Bridgewater Canal Routes to Lymm or Manchester
(To Lymm 42 miles & 14 locks each way)
From our boatyard your canal hire holiday begins with a cruise on the Shropshire Union main line to Barbridge Junction and turn left onto the Middlewich Branch. At Middlewich turn left again onto the Trent & Mersey canal which you follow to Preston Brook where it joins the Bridgewater Canal.
The countryside to Middlewich is quiet, undulating farm land and the canal follows the River Weaver valley with views of Winsford Flashes (salt mining subsidence lakes).
Middlewich (‘wich’ or ‘wych’ means salt) is a pleasant town with useful shops and boatyards. Middlewich Boat and Folk festival is usually held in June www.midfest.org.uk. Once out of the town, the canal follows a tortuous course along the beautiful wooded valleys of the Rivers Dane and Weaver, skirting around Northwich (Lion Salt Works Marston Northwich) to arrive at Preston Brook and the Bridgewater Canal. On the way it passes the magnificent Anderton Boat Lift (now fully operational) and travels through 3 rather crooked tunnels.
The Duke of Bridgewater’s Canal was the first canal of ‘The Canal Age’. It is broad and deep and carries you to the charming town of Lymm www.lymm.net with excellent shops and pubs.
Dunham Massey Hall is worth a visit during your holiday www.nationaltrust.org.uk/main/w-dunhammassey.
River Weaver via Anderton Boat Lift
From the Trent and Mersey Canal the Anderton Boat Lift www.andertonboatlift.co.uk gives access to the River Weaver. This marvel of Victorian engineering consists of 2 tanks, each capable of raising/lowering 2 x 70ft narrow boats or 1 x 14ft wide barge, through a height change of 50 ft between the two navigations. Having been un-usable for nearly 20 years, a major reconstruction has been carried out on the structure. Restoration is now completed and the lift was reopened for public use at Easter 2002.
The Weaver is a river of great contrasts. Originally only a very minor river, it has been enlarged several times over the last 300 years.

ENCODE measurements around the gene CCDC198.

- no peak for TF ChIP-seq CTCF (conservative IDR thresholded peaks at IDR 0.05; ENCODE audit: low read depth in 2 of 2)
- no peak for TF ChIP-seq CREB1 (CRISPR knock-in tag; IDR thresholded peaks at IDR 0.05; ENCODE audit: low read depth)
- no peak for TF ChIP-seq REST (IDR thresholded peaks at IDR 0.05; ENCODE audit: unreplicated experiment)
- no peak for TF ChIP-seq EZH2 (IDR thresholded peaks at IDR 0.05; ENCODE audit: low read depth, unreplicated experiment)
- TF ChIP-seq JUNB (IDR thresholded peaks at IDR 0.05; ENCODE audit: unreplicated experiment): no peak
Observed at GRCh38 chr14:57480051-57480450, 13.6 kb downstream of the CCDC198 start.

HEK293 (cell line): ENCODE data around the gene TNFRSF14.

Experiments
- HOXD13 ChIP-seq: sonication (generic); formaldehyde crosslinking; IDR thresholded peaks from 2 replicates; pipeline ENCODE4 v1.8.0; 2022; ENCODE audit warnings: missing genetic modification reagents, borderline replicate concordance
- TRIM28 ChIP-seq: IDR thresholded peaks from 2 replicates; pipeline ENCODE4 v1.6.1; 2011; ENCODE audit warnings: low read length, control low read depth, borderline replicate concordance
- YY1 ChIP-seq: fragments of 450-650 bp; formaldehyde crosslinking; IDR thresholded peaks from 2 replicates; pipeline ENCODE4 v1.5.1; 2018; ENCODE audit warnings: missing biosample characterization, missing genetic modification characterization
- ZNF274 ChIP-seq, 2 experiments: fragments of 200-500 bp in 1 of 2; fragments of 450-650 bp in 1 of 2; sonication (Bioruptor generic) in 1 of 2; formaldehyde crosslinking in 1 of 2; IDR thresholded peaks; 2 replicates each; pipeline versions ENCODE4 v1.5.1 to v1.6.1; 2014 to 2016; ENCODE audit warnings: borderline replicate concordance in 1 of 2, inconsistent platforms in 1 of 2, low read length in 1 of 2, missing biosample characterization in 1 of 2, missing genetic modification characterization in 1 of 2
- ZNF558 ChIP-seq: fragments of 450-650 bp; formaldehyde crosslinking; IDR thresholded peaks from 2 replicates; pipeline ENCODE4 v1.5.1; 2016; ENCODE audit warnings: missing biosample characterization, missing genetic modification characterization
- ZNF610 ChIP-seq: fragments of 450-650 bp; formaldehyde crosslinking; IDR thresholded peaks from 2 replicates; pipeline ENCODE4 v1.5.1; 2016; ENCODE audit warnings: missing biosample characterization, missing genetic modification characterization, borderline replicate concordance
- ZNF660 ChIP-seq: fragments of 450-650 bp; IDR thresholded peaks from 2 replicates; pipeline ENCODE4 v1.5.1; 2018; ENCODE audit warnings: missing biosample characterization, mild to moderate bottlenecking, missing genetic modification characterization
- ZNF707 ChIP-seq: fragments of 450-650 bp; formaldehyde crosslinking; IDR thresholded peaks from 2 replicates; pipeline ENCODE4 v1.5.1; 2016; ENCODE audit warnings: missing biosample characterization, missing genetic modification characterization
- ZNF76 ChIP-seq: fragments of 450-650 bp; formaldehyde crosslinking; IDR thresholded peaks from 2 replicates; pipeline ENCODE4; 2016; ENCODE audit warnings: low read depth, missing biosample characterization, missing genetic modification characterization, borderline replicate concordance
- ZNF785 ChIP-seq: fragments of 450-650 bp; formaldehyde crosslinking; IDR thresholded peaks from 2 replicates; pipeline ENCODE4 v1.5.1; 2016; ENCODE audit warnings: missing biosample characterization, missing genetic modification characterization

The salt and chemical industries that were once the lifeblood of the river are now only evident on 2 miles of the 20 miles Navigation. The remainder wanders through a tranquil and often beautiful vista of woods and fields. Banks are generally low, as on a narrow canal, giving good views of the surrounding countryside.
The 4 locks are only operated by resident keepers during normal working hours. Take note of the particularly impressive masonry on locks, navigation structures and high level railway bridges. All the swing bridges (for ships) have plenty of clearance for narrowboats.
Excellent shopping is available in Northwich, with good moorings, where the navigation passes right through the town centre. Winsford’s salt industry has mostly been landscaped into the Weaver Valley Park, but the only rock salt mine in the country may still be seen alongside the river. The main shopping centre is less than ½ mile from Winsford Bridge. The official Navigation ends at this bridge. The large Winsford Flash (lake caused by subsided ground) looks inviting, but is extremely shallow in parts. Boats should not attempt to cruise this water.
Please note that The Weaver is a river navigation, with much deeper water than narrow canals, and stronger water currents at times of heavy rain.
Advice on moorings downstream of Anderton should be sought from the Lock Keepers, who will know if any shipping is due.
Cruising times from Beeston: